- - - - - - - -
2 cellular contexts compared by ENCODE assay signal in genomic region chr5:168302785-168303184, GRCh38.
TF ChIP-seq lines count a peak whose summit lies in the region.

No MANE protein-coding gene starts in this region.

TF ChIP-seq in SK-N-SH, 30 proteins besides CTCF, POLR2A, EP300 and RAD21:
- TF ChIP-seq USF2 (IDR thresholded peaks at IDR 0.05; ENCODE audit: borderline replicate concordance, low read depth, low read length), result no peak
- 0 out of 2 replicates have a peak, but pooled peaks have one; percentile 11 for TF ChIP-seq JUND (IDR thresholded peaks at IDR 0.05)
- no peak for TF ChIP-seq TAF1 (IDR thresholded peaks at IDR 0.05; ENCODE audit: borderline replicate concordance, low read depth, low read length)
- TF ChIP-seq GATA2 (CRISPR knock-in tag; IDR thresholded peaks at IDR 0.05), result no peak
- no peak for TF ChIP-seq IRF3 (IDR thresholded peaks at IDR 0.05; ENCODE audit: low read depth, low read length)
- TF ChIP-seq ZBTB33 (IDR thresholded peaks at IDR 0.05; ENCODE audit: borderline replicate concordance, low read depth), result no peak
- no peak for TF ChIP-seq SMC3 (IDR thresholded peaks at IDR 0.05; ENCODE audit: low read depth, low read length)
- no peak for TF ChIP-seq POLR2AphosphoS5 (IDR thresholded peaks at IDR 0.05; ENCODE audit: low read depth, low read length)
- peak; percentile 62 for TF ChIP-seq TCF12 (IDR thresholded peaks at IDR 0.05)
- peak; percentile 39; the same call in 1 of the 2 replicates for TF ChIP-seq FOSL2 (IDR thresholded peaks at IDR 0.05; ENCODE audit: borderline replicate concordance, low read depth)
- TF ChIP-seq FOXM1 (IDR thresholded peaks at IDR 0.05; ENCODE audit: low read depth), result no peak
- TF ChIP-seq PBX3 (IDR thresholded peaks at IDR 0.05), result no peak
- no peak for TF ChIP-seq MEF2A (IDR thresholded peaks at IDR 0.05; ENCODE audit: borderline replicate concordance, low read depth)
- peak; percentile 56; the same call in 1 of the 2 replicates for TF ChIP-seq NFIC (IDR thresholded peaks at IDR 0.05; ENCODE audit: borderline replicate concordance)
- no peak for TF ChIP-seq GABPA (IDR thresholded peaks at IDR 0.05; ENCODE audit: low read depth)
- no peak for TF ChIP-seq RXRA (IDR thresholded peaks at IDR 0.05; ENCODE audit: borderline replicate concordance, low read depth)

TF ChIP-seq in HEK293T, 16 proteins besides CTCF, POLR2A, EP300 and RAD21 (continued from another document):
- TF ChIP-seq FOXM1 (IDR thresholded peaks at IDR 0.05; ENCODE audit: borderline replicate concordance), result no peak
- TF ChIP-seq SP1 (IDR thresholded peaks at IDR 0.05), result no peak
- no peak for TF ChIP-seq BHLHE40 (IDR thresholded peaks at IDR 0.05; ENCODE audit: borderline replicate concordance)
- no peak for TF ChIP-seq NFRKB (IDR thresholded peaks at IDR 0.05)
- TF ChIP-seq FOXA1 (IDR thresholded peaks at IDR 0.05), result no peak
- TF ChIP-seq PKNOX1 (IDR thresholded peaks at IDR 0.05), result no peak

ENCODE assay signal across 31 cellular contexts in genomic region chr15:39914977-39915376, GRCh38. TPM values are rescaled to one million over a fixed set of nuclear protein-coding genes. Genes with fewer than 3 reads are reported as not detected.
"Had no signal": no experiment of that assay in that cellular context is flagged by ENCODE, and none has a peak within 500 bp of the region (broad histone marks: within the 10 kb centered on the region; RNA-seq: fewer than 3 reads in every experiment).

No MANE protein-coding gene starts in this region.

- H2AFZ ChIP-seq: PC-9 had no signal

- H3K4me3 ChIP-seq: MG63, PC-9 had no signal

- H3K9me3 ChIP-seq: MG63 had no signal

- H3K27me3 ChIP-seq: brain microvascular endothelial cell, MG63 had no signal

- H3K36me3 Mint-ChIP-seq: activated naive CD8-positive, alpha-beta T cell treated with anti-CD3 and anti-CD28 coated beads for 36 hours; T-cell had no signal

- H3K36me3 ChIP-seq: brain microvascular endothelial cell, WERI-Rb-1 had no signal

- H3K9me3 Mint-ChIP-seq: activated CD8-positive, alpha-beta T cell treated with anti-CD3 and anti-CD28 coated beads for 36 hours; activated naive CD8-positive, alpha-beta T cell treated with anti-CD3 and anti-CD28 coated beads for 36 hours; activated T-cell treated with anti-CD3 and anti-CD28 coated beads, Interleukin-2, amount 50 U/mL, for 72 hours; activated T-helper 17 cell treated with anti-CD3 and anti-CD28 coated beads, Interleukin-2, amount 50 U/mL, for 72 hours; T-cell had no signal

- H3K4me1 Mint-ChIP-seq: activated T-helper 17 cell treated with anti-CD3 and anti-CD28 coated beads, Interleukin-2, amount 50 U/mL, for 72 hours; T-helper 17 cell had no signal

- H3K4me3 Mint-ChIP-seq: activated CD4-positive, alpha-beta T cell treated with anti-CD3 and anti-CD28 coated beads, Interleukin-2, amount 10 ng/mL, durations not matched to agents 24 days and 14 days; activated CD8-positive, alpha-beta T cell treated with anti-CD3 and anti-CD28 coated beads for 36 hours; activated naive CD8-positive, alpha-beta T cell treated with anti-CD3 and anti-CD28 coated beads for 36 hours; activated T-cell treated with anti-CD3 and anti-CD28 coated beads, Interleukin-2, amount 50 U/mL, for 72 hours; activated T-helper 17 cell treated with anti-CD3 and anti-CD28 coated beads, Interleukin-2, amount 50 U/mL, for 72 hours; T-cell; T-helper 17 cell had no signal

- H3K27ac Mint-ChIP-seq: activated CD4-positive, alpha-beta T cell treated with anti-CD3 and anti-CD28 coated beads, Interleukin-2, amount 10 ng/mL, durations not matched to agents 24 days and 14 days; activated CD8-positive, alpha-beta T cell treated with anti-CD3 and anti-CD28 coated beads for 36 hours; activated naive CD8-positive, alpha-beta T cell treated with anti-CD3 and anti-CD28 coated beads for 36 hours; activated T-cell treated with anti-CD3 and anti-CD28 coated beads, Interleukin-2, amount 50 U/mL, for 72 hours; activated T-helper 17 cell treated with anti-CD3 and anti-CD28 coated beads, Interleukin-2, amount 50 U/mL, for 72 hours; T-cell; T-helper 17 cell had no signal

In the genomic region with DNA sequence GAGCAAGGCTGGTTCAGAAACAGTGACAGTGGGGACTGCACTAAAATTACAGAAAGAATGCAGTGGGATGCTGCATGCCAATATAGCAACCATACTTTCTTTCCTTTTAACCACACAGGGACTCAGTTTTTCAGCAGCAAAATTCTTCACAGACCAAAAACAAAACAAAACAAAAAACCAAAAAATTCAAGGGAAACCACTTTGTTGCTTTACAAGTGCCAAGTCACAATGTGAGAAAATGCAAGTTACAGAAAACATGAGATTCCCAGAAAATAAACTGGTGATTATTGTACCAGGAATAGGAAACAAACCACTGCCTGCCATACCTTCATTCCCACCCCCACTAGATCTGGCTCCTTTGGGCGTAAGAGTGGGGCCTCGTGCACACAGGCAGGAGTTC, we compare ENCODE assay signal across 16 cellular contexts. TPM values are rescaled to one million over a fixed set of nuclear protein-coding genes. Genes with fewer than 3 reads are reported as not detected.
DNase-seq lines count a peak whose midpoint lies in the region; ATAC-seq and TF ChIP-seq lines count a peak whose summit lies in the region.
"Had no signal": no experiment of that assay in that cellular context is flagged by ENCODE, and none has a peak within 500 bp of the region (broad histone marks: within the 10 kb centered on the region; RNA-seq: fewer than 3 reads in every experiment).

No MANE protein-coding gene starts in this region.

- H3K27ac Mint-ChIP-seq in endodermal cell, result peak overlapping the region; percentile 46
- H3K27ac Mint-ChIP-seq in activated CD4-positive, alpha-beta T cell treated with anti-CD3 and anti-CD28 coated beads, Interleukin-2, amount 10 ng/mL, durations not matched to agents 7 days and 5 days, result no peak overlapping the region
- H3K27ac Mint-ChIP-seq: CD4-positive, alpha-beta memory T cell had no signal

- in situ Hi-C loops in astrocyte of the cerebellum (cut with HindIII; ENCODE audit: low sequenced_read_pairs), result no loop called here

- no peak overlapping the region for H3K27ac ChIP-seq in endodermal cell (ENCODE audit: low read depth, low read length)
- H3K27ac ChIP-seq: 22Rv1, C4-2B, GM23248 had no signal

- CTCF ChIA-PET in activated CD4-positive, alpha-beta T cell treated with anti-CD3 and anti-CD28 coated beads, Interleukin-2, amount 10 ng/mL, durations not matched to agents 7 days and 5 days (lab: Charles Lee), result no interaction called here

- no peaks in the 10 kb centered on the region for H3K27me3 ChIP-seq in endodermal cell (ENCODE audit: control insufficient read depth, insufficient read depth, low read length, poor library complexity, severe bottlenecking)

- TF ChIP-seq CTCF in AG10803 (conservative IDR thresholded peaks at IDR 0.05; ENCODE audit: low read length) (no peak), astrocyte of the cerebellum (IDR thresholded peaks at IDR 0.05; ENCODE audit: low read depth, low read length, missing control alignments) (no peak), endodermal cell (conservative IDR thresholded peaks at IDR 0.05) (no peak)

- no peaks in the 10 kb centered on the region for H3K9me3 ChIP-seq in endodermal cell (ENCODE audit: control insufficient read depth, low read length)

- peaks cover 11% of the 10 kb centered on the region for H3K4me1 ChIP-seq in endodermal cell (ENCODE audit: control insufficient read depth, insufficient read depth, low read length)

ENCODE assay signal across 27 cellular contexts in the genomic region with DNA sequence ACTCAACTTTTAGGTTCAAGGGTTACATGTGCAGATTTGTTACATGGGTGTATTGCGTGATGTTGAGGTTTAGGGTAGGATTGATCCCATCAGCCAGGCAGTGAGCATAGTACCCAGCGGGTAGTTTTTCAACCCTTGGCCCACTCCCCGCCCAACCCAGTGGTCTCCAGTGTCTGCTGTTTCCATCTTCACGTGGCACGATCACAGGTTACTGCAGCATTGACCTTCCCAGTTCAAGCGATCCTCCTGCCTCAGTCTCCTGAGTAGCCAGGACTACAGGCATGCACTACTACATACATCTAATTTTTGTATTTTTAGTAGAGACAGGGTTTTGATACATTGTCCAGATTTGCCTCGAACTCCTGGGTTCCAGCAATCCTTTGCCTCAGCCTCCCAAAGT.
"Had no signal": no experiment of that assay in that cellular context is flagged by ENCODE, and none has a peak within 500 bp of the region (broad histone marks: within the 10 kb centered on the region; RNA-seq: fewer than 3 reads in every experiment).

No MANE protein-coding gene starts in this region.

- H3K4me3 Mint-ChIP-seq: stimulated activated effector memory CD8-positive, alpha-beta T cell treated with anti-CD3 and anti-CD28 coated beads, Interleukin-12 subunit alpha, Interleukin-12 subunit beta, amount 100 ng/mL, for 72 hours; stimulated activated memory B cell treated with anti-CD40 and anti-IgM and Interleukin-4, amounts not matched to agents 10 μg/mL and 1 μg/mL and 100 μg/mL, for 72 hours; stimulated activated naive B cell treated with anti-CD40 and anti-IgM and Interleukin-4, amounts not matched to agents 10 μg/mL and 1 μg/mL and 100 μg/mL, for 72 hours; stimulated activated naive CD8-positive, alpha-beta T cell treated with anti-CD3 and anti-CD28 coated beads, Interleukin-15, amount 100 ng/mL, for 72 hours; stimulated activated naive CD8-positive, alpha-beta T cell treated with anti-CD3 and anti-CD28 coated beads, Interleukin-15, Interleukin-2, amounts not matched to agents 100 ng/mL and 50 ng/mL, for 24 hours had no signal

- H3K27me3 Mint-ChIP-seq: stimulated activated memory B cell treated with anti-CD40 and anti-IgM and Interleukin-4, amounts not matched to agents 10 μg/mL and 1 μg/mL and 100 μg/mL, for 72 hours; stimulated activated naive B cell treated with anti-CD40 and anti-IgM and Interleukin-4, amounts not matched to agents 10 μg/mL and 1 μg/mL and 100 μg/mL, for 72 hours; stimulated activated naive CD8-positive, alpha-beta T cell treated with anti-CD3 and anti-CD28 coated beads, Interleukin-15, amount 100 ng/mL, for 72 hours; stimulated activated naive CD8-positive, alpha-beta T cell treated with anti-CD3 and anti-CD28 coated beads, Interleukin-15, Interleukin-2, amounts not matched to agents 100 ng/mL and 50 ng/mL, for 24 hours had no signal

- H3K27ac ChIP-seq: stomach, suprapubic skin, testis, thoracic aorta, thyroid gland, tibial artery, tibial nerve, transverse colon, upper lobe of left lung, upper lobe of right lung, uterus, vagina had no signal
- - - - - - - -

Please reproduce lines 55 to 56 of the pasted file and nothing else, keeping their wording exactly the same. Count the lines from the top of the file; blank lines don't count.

- peaks cover 11% of the 10 kb centered on the region for H3K4me1 ChIP-seq in endodermal cell (ENCODE audit: control insufficient read depth, insufficient read depth, low read length)

ENCODE assay signal across 27 cellular contexts in the genomic region with DNA sequence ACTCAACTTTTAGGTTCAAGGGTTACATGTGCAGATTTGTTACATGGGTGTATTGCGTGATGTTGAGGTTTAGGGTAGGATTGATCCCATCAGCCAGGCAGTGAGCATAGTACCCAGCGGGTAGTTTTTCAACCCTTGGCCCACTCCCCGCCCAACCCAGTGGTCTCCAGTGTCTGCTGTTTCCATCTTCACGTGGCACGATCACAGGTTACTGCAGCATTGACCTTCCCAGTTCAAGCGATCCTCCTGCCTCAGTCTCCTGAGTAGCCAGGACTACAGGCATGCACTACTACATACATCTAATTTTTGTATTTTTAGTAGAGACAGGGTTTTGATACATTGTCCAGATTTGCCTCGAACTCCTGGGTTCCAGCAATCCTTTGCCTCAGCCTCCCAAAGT.